If your answer to this problem was “10 cents”, you’ve just fallen into a simple mind-trap. You relied on intuition to answer the question. Consider it again more carefully and you’ll probably calculate the correct answer.
Psychologist Daniel Kahneman has presented this bat-and-ball problem to hundreds of Ivy-league university students, with fascinating results: more than half of them got it wrong. Undoubtedly these students were smart enough to work out the right answer, but they relied upon a “fast and dirty” style of thinking that tricked them into making the wrong decision.
Kahneman’s meticulously-researched book, ‘Thinking Fast And Slow’, shows that our brains can utilise one of two systems to reach a conclusion:
System 1) = Intuitive (based on impressions, associations, feelings, heuristics)
System 2) = Reflective (based on slow, effortful, deliberate calculations)
System 1 is useful for making quick decisions and “knowing” things that can’t easily be explained by logic (e.g., sensing that we shouldn’t trust someone when we first meet them). System 2 is more logical and accurate, but it is expensive to run in terms of time and energy. We tend to rely more heavily on System 1, only utilising the System 2 when it seems that it is worth making the extra effort.
Why is this so important for people in business to understand? Basically, it can stop us from making costly mistakes and looking like shmucks. Recognising that we ALL fall into mind-traps frees us up to take a solutions-focused approach. It prompts us to put systems and processes into place that mitigate against our cognitive biases.
Below are the four key “mind-traps” that smart business people guard themselves against.
Conservatism Bias: Over-weighting the costs of change and under-weighting the costs of stasis. This bias can lead decision-makers to eschew innovation. It leaves organisations slow to respond to market changes. It can also lead individuals and teams to throw good money after bad and to keep investing time into low-value activities.
Confirmation Bias: Involves filtering out evidence that contradicts preconceived notions, and focusing on evidence that confirms what one wants to believe. For instance, after making a decision people (and groups) are great at convincing themselves that they made the right one. They may ignore – or even punish –people who voice contradictory evidence.
Anchoring: The tendency to compare and contrast only a limited set of items when making decisions. For instance, we often think about prices relatively, rather than absolutely – a fact that negotiators exploit by making either a very low or very high initial offer. Another instance of anchoring would be a leader asking her sales team whether outbound calls should be increased by, say 5 percent; her team’s responses will gravitate towards that figure and they probably won’t consider a broader range of options.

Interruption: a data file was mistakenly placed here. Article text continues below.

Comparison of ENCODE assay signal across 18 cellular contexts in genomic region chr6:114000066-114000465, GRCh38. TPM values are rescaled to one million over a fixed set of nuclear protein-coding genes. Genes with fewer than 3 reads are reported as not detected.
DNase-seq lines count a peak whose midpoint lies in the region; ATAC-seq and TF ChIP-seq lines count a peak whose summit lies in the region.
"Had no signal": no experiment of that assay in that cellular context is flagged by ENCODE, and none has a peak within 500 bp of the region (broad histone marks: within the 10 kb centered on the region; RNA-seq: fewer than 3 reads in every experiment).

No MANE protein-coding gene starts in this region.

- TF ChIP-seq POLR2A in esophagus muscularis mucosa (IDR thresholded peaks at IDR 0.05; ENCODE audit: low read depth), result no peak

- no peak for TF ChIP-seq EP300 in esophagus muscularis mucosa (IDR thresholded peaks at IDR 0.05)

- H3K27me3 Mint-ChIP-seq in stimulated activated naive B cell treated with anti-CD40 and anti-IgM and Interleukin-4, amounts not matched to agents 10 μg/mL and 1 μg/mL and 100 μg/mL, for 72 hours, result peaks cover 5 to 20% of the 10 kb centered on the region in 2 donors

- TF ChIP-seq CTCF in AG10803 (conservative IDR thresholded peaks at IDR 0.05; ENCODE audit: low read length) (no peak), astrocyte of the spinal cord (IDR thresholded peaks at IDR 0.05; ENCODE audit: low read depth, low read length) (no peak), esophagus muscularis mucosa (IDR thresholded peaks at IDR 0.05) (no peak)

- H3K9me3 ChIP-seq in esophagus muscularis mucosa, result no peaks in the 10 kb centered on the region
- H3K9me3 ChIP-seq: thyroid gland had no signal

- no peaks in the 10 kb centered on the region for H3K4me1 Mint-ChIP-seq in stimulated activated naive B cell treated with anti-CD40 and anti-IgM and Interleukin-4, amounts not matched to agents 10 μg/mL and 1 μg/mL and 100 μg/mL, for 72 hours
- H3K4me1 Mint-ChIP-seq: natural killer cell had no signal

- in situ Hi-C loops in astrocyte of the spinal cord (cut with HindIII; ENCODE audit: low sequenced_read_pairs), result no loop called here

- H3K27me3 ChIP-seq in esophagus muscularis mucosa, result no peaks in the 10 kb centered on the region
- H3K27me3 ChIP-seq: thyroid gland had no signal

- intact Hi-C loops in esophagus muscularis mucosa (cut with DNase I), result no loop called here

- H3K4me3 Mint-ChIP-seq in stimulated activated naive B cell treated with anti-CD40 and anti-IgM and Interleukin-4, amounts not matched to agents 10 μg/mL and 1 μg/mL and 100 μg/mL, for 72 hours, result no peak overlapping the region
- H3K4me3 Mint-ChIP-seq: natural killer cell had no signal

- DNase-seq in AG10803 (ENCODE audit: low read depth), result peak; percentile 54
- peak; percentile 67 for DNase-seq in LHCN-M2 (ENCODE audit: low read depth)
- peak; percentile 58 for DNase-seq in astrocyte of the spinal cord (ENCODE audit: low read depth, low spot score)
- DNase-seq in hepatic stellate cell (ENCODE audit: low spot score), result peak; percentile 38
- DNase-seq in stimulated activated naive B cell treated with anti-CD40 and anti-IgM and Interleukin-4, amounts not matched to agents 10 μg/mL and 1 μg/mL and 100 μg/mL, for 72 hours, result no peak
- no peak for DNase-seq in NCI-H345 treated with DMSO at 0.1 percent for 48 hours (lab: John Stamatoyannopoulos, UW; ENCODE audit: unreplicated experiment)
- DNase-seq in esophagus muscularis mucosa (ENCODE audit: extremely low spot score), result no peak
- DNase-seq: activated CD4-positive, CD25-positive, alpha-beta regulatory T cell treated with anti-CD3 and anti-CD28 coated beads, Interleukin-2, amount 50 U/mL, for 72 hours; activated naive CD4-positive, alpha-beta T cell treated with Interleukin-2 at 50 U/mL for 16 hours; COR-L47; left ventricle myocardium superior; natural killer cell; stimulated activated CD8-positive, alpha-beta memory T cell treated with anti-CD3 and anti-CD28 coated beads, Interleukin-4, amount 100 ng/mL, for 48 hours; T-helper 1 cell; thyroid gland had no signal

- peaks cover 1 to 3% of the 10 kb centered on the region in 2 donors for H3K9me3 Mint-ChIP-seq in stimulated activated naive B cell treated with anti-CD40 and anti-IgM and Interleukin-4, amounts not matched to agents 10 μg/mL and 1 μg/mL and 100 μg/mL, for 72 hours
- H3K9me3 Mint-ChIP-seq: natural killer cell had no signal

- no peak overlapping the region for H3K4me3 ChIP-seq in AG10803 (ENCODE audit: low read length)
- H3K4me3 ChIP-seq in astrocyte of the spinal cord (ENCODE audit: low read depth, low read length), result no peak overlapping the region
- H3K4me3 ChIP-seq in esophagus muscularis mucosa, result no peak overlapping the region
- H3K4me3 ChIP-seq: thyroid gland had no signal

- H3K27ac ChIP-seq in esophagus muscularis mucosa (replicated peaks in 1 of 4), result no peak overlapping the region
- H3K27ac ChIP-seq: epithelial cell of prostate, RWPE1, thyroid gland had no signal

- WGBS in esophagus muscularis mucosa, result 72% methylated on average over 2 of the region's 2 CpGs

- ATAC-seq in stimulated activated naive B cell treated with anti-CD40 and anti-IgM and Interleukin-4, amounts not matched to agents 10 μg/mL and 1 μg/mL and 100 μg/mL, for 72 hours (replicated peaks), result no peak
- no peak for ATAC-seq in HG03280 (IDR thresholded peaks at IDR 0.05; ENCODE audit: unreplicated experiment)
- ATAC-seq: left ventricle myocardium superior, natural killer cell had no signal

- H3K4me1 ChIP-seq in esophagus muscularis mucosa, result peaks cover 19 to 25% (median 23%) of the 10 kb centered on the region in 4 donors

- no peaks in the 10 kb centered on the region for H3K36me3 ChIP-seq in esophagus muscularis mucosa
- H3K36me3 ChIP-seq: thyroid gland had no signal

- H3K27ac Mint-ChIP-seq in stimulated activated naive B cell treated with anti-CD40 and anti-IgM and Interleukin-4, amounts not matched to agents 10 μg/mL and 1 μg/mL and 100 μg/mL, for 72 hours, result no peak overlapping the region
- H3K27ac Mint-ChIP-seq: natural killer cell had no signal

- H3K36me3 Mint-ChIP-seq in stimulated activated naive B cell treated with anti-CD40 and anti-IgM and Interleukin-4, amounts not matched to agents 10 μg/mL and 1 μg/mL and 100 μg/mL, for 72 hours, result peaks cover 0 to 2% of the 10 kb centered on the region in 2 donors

Stereotyping: Making assumptions about people and groups based on over-generalisations, rather than the facts at hand. This costs businesses hugely when it comes to hiring decisions, because hiring managers often let irrelevant qualities like height, gender, attractiveness and accent affect candidate selection. It also costs businesses in sales, because salespeople sometimes dismiss prospective buyers (for looking young, poor, female, “ethnic”, etc.) who actually have money to spend.
Awareness of your biases is a good first step, but a word of warning… merely knowing you have biases is not enough to eliminate them. You need to notice when you are making assumptions and make a concerted effort to engage your reflective brain. Getting comparisons down on paper may help to reduce biases.
Be a Goody-Two-Shoes: Eat well, sleep well, stay active, take regular breaks. Tired brains tend to resort to the “lazy” System 1 to make decisions. If you want to avoid stupid decisions, look after your decision-making engine!
Collaborate with others and encourage honest feedback from people about your decisions and approaches. Try to elicit opinions from people who are likely to disagree with you.
Use the “pre-mortem” method: Imagine that your decision/project has turned out badly – what’s the story of why it went wrong?
Catch yourself when you’re rationalising a decision. What are the feelings that you’re defending yourself against? For instance, are you trying to avoid regret? If yes, try accepting the feeling (rather than avoiding it) and consider the situation from an outsider’s perspective. Ask yourself “If I wasn’t already invested in this business/project/relationship, would I invest in it now, knowing what I know?”
As a buyer or negotiator, you can counteract the anchoring effect that salespeople use by researching prices and establishing market values beforehand. You can also counteract sellers’ stereotypes by showing that you’re armed with information and won’t be a pushover.
Finally, don’t get rushed into making important decisions. When you’re under pressure, System 1 is far more likely to take the lead. Buy yourself time to make important decisions.
What mindtraps have you encountered in business? What have you learnt from the experience? Leave your comments below – we’d love to hear from you!